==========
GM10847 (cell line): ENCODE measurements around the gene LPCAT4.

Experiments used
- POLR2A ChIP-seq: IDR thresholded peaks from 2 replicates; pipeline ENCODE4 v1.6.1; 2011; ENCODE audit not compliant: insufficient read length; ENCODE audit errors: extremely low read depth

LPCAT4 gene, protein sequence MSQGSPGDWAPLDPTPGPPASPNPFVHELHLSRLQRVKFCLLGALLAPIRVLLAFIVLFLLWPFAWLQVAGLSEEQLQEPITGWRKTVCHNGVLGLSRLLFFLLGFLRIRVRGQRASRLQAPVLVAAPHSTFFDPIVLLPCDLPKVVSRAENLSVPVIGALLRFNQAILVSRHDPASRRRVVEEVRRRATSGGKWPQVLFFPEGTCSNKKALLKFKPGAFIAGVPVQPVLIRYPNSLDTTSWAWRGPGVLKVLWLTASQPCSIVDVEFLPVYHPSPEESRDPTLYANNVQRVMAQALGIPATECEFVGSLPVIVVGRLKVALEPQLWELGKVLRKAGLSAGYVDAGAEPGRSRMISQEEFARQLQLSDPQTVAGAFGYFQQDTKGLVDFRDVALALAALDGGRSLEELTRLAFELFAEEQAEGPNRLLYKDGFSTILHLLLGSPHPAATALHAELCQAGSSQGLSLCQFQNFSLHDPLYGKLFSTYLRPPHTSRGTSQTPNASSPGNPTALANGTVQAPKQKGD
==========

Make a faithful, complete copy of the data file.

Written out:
GM10847 (cell line): ENCODE measurements around the gene LPCAT4.

Experiments used
- POLR2A ChIP-seq: IDR thresholded peaks from 2 replicates; pipeline ENCODE4 v1.6.1; 2011; ENCODE audit not compliant: insufficient read length; ENCODE audit errors: extremely low read depth

LPCAT4 gene, protein sequence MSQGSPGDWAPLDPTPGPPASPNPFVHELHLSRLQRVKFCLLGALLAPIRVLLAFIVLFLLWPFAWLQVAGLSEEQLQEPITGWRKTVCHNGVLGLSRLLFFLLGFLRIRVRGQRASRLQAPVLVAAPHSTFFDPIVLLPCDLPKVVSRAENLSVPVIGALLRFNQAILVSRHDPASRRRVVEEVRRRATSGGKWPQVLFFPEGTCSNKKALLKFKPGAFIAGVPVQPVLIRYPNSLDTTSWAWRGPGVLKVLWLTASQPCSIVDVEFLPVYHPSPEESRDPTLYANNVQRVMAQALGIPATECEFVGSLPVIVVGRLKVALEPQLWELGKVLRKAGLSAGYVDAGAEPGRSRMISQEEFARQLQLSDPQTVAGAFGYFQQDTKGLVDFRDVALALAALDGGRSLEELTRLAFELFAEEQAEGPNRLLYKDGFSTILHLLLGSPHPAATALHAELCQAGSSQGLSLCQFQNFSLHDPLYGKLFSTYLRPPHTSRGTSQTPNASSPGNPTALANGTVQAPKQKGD